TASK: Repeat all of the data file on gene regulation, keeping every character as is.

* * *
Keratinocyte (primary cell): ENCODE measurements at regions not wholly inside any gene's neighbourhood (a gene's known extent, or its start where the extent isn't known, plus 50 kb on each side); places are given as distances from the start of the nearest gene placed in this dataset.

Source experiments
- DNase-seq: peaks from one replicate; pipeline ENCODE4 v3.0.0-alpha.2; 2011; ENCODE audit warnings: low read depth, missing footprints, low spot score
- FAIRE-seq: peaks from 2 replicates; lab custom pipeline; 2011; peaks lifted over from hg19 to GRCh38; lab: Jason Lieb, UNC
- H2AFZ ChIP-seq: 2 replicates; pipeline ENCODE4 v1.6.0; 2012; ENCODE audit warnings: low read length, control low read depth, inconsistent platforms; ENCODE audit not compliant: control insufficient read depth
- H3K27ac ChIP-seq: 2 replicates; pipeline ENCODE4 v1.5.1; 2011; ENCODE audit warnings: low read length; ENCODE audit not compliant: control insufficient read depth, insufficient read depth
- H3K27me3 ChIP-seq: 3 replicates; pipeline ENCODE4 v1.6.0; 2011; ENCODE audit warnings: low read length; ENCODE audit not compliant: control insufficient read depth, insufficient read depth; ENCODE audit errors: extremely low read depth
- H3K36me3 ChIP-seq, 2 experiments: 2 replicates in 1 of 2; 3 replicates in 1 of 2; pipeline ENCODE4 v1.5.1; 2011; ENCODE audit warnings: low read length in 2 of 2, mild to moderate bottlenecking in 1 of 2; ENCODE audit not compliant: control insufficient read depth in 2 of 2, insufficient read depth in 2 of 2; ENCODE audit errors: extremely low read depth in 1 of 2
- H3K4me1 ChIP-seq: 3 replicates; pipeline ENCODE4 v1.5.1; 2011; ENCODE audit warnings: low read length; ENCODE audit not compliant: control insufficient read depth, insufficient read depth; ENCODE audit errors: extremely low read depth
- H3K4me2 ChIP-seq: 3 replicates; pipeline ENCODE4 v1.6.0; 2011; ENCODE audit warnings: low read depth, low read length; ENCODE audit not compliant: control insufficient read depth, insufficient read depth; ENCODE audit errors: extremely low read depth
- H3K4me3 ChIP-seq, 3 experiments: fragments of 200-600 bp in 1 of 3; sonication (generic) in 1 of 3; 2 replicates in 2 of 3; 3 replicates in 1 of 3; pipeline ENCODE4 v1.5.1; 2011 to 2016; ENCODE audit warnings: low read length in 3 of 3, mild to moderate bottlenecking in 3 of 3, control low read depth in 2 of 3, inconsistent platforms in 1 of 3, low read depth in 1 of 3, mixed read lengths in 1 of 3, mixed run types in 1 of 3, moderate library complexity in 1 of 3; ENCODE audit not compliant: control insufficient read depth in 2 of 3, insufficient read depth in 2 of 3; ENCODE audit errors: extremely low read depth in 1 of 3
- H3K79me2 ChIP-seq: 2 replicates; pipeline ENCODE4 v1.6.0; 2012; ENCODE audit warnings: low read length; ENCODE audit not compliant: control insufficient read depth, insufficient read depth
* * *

Keratinocyte (primary cell): ENCODE measurements at regions not wholly inside any gene's neighbourhood (a gene's known extent, or its start where the extent isn't known, plus 50 kb on each side); places are given as distances from the start of the nearest gene placed in this dataset.

Source experiments
- DNase-seq: peaks from one replicate; pipeline ENCODE4 v3.0.0-alpha.2; 2011; ENCODE audit warnings: low read depth, missing footprints, low spot score
- FAIRE-seq: peaks from 2 replicates; lab custom pipeline; 2011; peaks lifted over from hg19 to GRCh38; lab: Jason Lieb, UNC
- H2AFZ ChIP-seq: 2 replicates; pipeline ENCODE4 v1.6.0; 2012; ENCODE audit warnings: low read length, control low read depth, inconsistent platforms; ENCODE audit not compliant: control insufficient read depth
- H3K27ac ChIP-seq: 2 replicates; pipeline ENCODE4 v1.5.1; 2011; ENCODE audit warnings: low read length; ENCODE audit not compliant: control insufficient read depth, insufficient read depth
- H3K27me3 ChIP-seq: 3 replicates; pipeline ENCODE4 v1.6.0; 2011; ENCODE audit warnings: low read length; ENCODE audit not compliant: control insufficient read depth, insufficient read depth; ENCODE audit errors: extremely low read depth
- H3K36me3 ChIP-seq, 2 experiments: 2 replicates in 1 of 2; 3 replicates in 1 of 2; pipeline ENCODE4 v1.5.1; 2011; ENCODE audit warnings: low read length in 2 of 2, mild to moderate bottlenecking in 1 of 2; ENCODE audit not compliant: control insufficient read depth in 2 of 2, insufficient read depth in 2 of 2; ENCODE audit errors: extremely low read depth in 1 of 2
- H3K4me1 ChIP-seq: 3 replicates; pipeline ENCODE4 v1.5.1; 2011; ENCODE audit warnings: low read length; ENCODE audit not compliant: control insufficient read depth, insufficient read depth; ENCODE audit errors: extremely low read depth
- H3K4me2 ChIP-seq: 3 replicates; pipeline ENCODE4 v1.6.0; 2011; ENCODE audit warnings: low read depth, low read length; ENCODE audit not compliant: control insufficient read depth, insufficient read depth; ENCODE audit errors: extremely low read depth
- H3K4me3 ChIP-seq, 3 experiments: fragments of 200-600 bp in 1 of 3; sonication (generic) in 1 of 3; 2 replicates in 2 of 3; 3 replicates in 1 of 3; pipeline ENCODE4 v1.5.1; 2011 to 2016; ENCODE audit warnings: low read length in 3 of 3, mild to moderate bottlenecking in 3 of 3, control low read depth in 2 of 3, inconsistent platforms in 1 of 3, low read depth in 1 of 3, mixed read lengths in 1 of 3, mixed run types in 1 of 3, moderate library complexity in 1 of 3; ENCODE audit not compliant: control insufficient read depth in 2 of 3, insufficient read depth in 2 of 3; ENCODE audit errors: extremely low read depth in 1 of 3
- H3K79me2 ChIP-seq: 2 replicates; pipeline ENCODE4 v1.6.0; 2012; ENCODE audit warnings: low read length; ENCODE audit not compliant: control insufficient read depth, insufficient read depth